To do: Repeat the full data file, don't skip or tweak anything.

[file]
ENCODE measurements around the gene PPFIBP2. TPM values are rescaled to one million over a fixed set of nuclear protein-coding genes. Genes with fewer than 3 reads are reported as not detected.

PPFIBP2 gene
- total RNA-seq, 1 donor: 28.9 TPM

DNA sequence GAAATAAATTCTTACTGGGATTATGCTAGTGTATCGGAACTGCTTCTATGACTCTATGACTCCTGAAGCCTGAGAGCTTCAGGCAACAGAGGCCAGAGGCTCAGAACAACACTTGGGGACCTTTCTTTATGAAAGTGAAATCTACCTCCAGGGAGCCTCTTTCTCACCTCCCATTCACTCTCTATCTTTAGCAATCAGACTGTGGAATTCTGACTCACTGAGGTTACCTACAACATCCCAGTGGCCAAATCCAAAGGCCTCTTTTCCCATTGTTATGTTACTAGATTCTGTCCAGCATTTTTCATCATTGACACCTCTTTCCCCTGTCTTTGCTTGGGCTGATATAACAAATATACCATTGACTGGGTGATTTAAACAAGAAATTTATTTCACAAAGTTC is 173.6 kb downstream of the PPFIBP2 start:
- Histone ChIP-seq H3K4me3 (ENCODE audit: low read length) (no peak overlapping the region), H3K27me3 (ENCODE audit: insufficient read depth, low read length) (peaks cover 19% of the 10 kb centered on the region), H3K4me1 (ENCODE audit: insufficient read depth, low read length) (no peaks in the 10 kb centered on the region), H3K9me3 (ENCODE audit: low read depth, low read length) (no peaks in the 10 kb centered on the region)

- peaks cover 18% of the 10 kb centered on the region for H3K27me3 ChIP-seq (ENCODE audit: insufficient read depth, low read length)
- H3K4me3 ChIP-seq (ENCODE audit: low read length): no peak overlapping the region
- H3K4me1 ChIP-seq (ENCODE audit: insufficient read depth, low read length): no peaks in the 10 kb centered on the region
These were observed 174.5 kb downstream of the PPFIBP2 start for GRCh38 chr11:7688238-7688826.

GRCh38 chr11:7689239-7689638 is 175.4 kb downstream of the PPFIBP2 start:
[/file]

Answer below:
ENCODE measurements around the gene PPFIBP2. TPM values are rescaled to one million over a fixed set of nuclear protein-coding genes. Genes with fewer than 3 reads are reported as not detected.

PPFIBP2 gene
- total RNA-seq, 1 donor: 28.9 TPM

DNA sequence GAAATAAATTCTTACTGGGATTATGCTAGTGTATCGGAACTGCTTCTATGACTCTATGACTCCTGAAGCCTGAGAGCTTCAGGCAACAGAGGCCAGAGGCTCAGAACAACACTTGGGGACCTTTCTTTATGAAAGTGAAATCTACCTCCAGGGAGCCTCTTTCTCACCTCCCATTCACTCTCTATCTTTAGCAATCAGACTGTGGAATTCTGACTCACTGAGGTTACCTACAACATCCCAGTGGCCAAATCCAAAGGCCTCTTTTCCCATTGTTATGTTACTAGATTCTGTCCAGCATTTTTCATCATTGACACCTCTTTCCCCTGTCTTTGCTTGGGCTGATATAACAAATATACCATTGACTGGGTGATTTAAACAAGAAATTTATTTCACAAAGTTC is 173.6 kb downstream of the PPFIBP2 start:
- Histone ChIP-seq H3K4me3 (ENCODE audit: low read length) (no peak overlapping the region), H3K27me3 (ENCODE audit: insufficient read depth, low read length) (peaks cover 19% of the 10 kb centered on the region), H3K4me1 (ENCODE audit: insufficient read depth, low read length) (no peaks in the 10 kb centered on the region), H3K9me3 (ENCODE audit: low read depth, low read length) (no peaks in the 10 kb centered on the region)

- peaks cover 18% of the 10 kb centered on the region for H3K27me3 ChIP-seq (ENCODE audit: insufficient read depth, low read length)
- H3K4me3 ChIP-seq (ENCODE audit: low read length): no peak overlapping the region
- H3K4me1 ChIP-seq (ENCODE audit: insufficient read depth, low read length): no peaks in the 10 kb centered on the region
These were observed 174.5 kb downstream of the PPFIBP2 start for GRCh38 chr11:7688238-7688826.

GRCh38 chr11:7689239-7689638 is 175.4 kb downstream of the PPFIBP2 start: